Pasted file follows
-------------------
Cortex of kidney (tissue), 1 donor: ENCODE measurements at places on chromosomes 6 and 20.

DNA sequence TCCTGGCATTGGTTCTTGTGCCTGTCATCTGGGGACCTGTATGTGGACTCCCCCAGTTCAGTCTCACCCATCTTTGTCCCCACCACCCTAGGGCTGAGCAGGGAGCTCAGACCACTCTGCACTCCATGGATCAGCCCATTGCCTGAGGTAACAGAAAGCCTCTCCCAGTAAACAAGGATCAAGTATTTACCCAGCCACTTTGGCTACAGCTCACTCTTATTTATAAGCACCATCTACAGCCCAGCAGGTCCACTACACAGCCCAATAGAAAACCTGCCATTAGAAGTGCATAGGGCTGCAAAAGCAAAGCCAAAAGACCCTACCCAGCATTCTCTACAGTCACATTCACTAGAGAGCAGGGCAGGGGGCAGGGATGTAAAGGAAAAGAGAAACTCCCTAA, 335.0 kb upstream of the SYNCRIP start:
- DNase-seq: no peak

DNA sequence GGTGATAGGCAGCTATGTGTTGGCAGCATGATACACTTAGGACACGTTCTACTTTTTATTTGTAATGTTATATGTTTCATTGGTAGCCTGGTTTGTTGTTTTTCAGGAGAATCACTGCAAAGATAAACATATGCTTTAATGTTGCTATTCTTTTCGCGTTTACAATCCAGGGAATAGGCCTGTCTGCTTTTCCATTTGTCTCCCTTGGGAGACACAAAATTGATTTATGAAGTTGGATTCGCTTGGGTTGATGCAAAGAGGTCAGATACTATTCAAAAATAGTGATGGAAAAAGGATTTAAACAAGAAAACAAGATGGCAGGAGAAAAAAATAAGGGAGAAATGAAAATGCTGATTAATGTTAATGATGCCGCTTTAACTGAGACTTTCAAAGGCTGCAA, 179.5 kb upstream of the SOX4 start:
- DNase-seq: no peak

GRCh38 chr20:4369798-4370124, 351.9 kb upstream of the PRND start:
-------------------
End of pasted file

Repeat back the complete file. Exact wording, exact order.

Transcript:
Cortex of kidney (tissue), 1 donor: ENCODE measurements at places on chromosomes 6 and 20.

DNA sequence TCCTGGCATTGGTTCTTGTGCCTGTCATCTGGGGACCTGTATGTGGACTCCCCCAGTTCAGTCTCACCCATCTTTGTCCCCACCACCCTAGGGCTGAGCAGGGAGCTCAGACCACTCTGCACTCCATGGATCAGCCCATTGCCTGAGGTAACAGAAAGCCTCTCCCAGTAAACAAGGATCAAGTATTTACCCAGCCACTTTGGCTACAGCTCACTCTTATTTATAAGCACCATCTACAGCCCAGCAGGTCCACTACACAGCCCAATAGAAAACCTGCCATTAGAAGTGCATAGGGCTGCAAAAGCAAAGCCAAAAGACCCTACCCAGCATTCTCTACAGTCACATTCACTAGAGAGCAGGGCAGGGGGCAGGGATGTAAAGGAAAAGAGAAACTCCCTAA, 335.0 kb upstream of the SYNCRIP start:
- DNase-seq: no peak

DNA sequence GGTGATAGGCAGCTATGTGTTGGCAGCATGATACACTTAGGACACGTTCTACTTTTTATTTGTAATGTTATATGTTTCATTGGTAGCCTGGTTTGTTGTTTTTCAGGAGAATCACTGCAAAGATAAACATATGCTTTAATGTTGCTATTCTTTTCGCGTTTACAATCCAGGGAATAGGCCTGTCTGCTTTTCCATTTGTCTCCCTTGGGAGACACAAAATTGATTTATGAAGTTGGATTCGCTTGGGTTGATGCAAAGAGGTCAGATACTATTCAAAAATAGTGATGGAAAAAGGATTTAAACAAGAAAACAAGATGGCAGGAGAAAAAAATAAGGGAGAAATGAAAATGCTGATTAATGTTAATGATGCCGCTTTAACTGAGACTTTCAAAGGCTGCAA, 179.5 kb upstream of the SOX4 start:
- DNase-seq: no peak

GRCh38 chr20:4369798-4370124, 351.9 kb upstream of the PRND start: